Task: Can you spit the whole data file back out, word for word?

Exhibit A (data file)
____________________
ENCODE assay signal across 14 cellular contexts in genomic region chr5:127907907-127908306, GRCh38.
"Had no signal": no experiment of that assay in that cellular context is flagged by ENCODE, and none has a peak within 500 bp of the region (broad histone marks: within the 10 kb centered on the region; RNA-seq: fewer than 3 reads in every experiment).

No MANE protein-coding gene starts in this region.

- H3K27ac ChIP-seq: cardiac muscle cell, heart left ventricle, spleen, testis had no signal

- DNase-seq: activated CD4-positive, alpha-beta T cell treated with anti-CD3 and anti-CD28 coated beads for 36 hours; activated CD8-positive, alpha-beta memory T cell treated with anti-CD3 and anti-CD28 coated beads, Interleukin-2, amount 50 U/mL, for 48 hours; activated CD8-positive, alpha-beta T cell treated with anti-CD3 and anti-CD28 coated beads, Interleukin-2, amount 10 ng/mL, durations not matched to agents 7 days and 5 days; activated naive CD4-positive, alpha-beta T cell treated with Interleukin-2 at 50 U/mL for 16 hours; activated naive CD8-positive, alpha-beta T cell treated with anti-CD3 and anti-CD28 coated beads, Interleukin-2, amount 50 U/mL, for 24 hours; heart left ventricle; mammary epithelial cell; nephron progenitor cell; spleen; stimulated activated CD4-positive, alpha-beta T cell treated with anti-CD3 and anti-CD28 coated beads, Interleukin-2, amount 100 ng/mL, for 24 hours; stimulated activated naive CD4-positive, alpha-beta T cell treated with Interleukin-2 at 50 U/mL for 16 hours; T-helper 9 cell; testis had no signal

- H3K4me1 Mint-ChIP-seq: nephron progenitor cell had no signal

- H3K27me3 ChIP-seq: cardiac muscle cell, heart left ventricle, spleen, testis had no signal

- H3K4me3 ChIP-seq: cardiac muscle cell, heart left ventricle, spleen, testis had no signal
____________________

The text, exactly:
ENCODE assay signal across 14 cellular contexts in genomic region chr5:127907907-127908306, GRCh38.
"Had no signal": no experiment of that assay in that cellular context is flagged by ENCODE, and none has a peak within 500 bp of the region (broad histone marks: within the 10 kb centered on the region; RNA-seq: fewer than 3 reads in every experiment).

No MANE protein-coding gene starts in this region.

- H3K27ac ChIP-seq: cardiac muscle cell, heart left ventricle, spleen, testis had no signal

- DNase-seq: activated CD4-positive, alpha-beta T cell treated with anti-CD3 and anti-CD28 coated beads for 36 hours; activated CD8-positive, alpha-beta memory T cell treated with anti-CD3 and anti-CD28 coated beads, Interleukin-2, amount 50 U/mL, for 48 hours; activated CD8-positive, alpha-beta T cell treated with anti-CD3 and anti-CD28 coated beads, Interleukin-2, amount 10 ng/mL, durations not matched to agents 7 days and 5 days; activated naive CD4-positive, alpha-beta T cell treated with Interleukin-2 at 50 U/mL for 16 hours; activated naive CD8-positive, alpha-beta T cell treated with anti-CD3 and anti-CD28 coated beads, Interleukin-2, amount 50 U/mL, for 24 hours; heart left ventricle; mammary epithelial cell; nephron progenitor cell; spleen; stimulated activated CD4-positive, alpha-beta T cell treated with anti-CD3 and anti-CD28 coated beads, Interleukin-2, amount 100 ng/mL, for 24 hours; stimulated activated naive CD4-positive, alpha-beta T cell treated with Interleukin-2 at 50 U/mL for 16 hours; T-helper 9 cell; testis had no signal

- H3K4me1 Mint-ChIP-seq: nephron progenitor cell had no signal

- H3K27me3 ChIP-seq: cardiac muscle cell, heart left ventricle, spleen, testis had no signal

- H3K4me3 ChIP-seq: cardiac muscle cell, heart left ventricle, spleen, testis had no signal